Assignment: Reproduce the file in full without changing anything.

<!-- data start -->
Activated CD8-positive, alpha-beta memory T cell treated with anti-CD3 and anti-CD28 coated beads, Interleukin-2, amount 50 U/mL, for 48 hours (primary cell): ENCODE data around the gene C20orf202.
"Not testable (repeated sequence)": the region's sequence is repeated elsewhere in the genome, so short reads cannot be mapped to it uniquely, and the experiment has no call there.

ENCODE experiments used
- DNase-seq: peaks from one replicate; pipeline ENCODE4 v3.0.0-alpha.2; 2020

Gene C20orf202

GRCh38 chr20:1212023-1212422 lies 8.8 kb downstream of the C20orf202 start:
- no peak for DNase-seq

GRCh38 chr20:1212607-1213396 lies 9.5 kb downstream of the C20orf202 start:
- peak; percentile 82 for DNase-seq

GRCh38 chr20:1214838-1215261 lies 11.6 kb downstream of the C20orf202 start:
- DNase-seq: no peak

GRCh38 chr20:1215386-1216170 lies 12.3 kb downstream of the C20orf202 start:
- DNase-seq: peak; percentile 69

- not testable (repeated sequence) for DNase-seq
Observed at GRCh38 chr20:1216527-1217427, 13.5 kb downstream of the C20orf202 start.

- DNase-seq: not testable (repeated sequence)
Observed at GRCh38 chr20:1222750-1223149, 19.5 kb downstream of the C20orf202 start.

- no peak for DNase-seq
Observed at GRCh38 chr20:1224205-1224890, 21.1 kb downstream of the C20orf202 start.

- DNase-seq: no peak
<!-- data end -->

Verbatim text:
Activated CD8-positive, alpha-beta memory T cell treated with anti-CD3 and anti-CD28 coated beads, Interleukin-2, amount 50 U/mL, for 48 hours (primary cell): ENCODE data around the gene C20orf202.
"Not testable (repeated sequence)": the region's sequence is repeated elsewhere in the genome, so short reads cannot be mapped to it uniquely, and the experiment has no call there.

ENCODE experiments used
- DNase-seq: peaks from one replicate; pipeline ENCODE4 v3.0.0-alpha.2; 2020

Gene C20orf202

GRCh38 chr20:1212023-1212422 lies 8.8 kb downstream of the C20orf202 start:
- no peak for DNase-seq

GRCh38 chr20:1212607-1213396 lies 9.5 kb downstream of the C20orf202 start:
- peak; percentile 82 for DNase-seq

GRCh38 chr20:1214838-1215261 lies 11.6 kb downstream of the C20orf202 start:
- DNase-seq: no peak

GRCh38 chr20:1215386-1216170 lies 12.3 kb downstream of the C20orf202 start:
- DNase-seq: peak; percentile 69

- not testable (repeated sequence) for DNase-seq
Observed at GRCh38 chr20:1216527-1217427, 13.5 kb downstream of the C20orf202 start.

- DNase-seq: not testable (repeated sequence)
Observed at GRCh38 chr20:1222750-1223149, 19.5 kb downstream of the C20orf202 start.

- no peak for DNase-seq
Observed at GRCh38 chr20:1224205-1224890, 21.1 kb downstream of the C20orf202 start.

- DNase-seq: no peak